At some point in the past, Fels-2 integrated itself into the E. coli B genome, where parts of it have remained for probably millions of years, although (intriguingly) not a single amino acid has changed between the nematode version and the E. coli version.

"But how did it get into the worm?" you're asking. Well, in the wild, P. pacifica likes to hang out with scarabs. Nematodes are often mistakenly identified as parasites of beetles. The truth is, they like to feed on dead beetles, but they do not attack beetles directly. Rather, the so-called dauer larvae of the worm (a durable, environmentally hardened larval form) bring with them bacterial stealth payloads, some of which are toxic to the beetle and can kill it. The dauer larvae patiently wait for the beetle to die so they can begin feeding.
Beetles are in constant contact
with dung and enteric bacteria.

Of course, scarabs are dung-mongers, and as such, they're no strangers to the likes of E. coli, but the Xenorhabdus bacteria carried by nematodes can be deadly to the beetle. As it happens, E. coli and Xenorhabdus are both enteric bacteria, and both carry the ECB_00841 gene. In fact, some version of this gene exists in a wide variety of enteric bacteria, including members of Salmonella, Yersinia, Klebsiella, and other genera. It could be that each bacterium acquired the phage gene separately, through individual lysogeny events, but a more parsimonious view is that the common ancestor of these bacteria acquired the first copy, many millions of years ago, and passed it down through the ages.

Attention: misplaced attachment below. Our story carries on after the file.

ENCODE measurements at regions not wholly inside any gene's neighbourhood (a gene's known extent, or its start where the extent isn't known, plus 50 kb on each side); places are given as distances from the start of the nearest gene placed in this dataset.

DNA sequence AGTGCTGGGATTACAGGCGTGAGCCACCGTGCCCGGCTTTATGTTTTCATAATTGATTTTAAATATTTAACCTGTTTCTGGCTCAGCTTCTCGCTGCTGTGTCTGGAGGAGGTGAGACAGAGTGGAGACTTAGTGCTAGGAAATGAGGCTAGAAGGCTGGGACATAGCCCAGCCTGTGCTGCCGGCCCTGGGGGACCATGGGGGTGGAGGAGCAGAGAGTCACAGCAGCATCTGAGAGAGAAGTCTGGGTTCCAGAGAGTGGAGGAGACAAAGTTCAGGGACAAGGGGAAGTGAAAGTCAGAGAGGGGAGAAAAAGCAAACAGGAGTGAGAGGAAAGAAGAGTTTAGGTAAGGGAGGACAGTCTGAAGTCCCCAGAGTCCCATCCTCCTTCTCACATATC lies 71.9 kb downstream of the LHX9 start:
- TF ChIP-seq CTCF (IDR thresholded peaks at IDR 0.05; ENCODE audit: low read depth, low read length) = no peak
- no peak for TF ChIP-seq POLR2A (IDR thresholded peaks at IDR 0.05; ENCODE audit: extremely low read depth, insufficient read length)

Somehow, at some point, the gene for the phage baseplate protein made its way into a nematode's reproductive cells. Nematodes can feed on microorganisms, and it's possible a nematode engulfed an infected bacterium (infected with the Fels-2 phage), a bacterium that then underwent lysis inside the nematode host cell, releasing thousands of virions. Fels-2 brings with it its own recombinases and integrases, enzymes that would have facilitated transfer of the phage DNA to the nematode. By chance, the baseplate gene stuck.

Why a baseplate gene? Who knows. Phage proteins are often multifunctional, and what appears to be nothing more than a structural protein (a baseplate protein) can sometimes turn out to play other roles. No doubt, the so-called baseplate protein plays some kind of useful role for Pristionchus pacificus and for the various bacteria in which the gene exists today. Otherwise, according to evolutionary theory, the gene would have been lost eons ago.

One thing seems likely: The gene has probably been around a very long time, probably as long as dung-pushing beetles (and the nematodes that eat them when they die) have been pushing balls of dung. And that's a long, long time indeed.